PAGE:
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Too many buildings, no positive income Help?

I have a coworker who I had spoke with recently whom happens to own several properties in the Pittsburgh area. I understand that Pittsburgh is an okay real estate market but, I worry that he is in over his head. This past year he has aquired three buildings that are two to three units, the loans are arm's and he has told me that he has not had that much of a positive income because of his tenants owing rent. Recently he has purchased a building that will be a resteraunt and his deal was for another arm for 175, 000 and it was for sale by owner. His home is also arm which it will reach its second year in 2/28 arm and he will have to refinance. he also has two auto loans of greater than 5,000 dollars I am not familiar with real estate but, how likely is he to be successful in a real estate business with all of this debt? I say he is in over his head. Am I wrong?

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  • 1 decade ago
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    A lot of it depends on where his rates are on the ARMs. If they've fully adjusted (ie, if you were to price the loan today, you'd get the current rate he is paying), he may not be sleeping that well, but he just may get through it. For instance, if you have a loan that is at 1 year LIBOR plus 1.5%, and one year LIBOR is 5%, the fully adjusted rate would be 6.5%. If his current payment is based on say, 4.5%, then eventually, you'd expect the rate to adjust to 6.5%, and his payments would go up significantly. If it was 6.5%, then it figures to adjust as LIBOR adjusts. Looking at the futures market for short term rates, the consensus seems to be that rates are headed down. If that happens, and his loans were based on rates that were fully adjusted already, he may see some declines in his payments. Rents generally trend upward over time, so he ought to get more income as time goes along. If he can avoid increases in loan payments, the cash flow picture ought to get better as time goes along. However, he is clearly taking a huge risk on the direction of interest rates. If the rates on his loan haven't fully adjusted to the increases by the Fed, then he may be looking at negative cash flow once they adjust...if that happens, it'll be a matter of how long he can hang on. The restaurant may or may not be a good deal...the main questions are how much experience the operator has, how easy is it to re-lease if the current tenant bails, how creditworthy is the current tenant, and whether he can get the same rate if he has to lease to another tenant. If it is a national chain, then he doesn't have many worries there. If not...and if the area is dodgy, then he may be in trouble. Its very difficult to assess a situation like this without knowing all the details...hopefully, I've given you a range of what the possibilities are. Sounds like he is taking a ton of risk...it may work, it may not.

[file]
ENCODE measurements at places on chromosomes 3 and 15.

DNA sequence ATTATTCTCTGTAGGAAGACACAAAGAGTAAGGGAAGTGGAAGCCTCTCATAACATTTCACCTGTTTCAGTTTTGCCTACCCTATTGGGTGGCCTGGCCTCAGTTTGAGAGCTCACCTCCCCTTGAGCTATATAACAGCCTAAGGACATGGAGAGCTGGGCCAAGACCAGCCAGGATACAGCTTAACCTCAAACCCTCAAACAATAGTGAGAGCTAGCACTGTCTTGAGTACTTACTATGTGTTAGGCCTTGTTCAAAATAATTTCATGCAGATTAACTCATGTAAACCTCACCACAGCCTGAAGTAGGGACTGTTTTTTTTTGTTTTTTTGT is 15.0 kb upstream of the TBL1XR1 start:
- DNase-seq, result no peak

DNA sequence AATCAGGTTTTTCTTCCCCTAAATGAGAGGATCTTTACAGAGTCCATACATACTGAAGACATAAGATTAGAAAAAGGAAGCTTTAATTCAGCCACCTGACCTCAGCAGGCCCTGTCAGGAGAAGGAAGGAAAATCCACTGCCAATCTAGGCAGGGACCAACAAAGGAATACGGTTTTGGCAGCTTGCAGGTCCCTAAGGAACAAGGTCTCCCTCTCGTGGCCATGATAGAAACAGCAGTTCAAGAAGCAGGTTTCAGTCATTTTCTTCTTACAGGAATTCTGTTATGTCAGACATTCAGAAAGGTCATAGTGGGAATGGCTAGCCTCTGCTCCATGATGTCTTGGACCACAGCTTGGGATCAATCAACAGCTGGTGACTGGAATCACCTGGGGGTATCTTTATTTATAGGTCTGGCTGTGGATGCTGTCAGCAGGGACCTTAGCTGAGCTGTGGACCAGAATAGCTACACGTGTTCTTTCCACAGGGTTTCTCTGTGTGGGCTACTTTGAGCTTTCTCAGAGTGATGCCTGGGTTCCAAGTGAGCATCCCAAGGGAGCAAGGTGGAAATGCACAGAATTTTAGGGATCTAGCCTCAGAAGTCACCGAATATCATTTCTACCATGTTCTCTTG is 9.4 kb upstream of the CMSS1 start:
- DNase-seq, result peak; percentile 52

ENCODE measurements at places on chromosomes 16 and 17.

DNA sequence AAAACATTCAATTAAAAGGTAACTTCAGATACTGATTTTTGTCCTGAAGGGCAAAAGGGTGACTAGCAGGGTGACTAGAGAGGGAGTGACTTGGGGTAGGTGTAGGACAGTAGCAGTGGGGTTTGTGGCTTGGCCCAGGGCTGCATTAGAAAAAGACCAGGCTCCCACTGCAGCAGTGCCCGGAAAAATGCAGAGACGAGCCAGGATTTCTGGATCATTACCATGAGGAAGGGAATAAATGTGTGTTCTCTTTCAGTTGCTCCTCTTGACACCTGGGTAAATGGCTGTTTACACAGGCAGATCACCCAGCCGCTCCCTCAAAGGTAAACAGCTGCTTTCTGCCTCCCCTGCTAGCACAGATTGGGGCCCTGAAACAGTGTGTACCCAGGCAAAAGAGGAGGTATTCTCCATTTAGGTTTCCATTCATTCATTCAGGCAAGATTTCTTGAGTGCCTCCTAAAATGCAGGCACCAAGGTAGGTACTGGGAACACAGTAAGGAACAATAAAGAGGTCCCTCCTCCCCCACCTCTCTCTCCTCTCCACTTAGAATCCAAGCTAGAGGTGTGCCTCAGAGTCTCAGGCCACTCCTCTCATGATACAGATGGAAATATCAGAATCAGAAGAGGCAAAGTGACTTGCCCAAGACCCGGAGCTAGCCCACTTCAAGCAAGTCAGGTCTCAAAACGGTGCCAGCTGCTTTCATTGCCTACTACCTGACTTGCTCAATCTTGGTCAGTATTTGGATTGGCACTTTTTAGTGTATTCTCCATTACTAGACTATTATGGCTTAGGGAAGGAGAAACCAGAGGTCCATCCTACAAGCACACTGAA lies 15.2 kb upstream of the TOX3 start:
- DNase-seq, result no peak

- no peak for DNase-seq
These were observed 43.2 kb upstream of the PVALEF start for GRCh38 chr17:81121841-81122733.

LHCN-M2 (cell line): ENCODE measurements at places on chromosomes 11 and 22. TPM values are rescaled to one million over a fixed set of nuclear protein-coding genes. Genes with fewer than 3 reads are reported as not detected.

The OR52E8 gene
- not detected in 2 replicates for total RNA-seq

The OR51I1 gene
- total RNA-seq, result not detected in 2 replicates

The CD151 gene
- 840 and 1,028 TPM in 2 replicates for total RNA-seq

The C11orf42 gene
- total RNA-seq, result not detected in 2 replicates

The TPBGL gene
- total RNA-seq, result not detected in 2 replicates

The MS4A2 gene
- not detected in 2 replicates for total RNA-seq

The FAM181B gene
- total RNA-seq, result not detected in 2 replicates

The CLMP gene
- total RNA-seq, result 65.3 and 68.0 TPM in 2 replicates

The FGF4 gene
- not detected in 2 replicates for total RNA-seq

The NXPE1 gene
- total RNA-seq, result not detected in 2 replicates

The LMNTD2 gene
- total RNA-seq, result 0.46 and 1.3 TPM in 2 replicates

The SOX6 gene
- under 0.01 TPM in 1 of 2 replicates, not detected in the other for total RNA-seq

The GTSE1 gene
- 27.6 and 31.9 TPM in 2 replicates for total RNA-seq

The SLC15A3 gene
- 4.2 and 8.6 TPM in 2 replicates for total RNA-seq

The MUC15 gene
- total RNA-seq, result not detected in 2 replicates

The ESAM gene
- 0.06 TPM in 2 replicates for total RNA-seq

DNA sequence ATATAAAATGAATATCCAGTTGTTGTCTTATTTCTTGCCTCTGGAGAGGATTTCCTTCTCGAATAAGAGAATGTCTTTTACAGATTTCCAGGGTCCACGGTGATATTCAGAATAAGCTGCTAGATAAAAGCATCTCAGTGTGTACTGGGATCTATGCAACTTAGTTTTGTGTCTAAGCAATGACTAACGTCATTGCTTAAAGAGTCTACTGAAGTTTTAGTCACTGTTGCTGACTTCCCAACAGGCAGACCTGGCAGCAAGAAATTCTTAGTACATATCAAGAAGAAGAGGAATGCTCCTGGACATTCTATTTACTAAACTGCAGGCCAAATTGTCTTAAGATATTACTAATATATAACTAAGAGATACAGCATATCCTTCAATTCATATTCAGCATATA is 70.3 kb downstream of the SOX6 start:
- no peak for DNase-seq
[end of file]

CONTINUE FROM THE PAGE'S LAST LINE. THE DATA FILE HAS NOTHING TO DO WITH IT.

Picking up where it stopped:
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  • 1 decade ago

    HAH, been there and lost $1M in less than 60 days. After 9 years I have almost paid or negotiated out of debt.

    It is just so easy to be "Diamond Jim" when the money is loose with ARM's. If the appreciation doesn't cover the deal before the ballon is due then he/she is SCREWED.

    I would suggest that your friend wrap it all into a 1031 that carries and BAIL while he/she has the chance.

    Perhaps a NICE 8-16 unit where he can occupy one unit and bail from the rest.

    The resturant business is almost as "IFFY" as that Nigerian banker looking for help.

    You friend is headed for BIG TROUBLE and needs to MOVE FAST!

    He has a GREAT FRIEND that you would care enough to ask; hang in as long as you can because it can get bad.

    Happy New Year,

    J

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  • 1 decade ago

    You haven't addressed his debt ratio--the amount he owes compared to the worth of the properties. If THAT is lower than 70%, he will probably be fine once he deals with his deadbeat tenants. If it's greater than 80%, he's in trouble for sure.

    So find out.

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  • Anonymous
    1 decade ago

    As soon as those ARM kick in he will not be sleeping well. I sure the last thing i will want to hear is a I told you so, so stay on the DL.

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  • Anonymous
    1 decade ago

    suggest to your coworker to visit davreramsey.com to learn about the con job he been sold into before he loses everything.

    thankfully for you , you will learn from his mistakes and not repeat them.

    he will be foreclosed on and in the street or car within five years. see this nightmare daily . bankers will get papers on miss informed people any day, they win.

    Source(s): foreclosure serve with plenty of work thanks to un informed buyers and creative bankers.
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  • 1 decade ago

    He will soon lose it all. The house of cards will fall.

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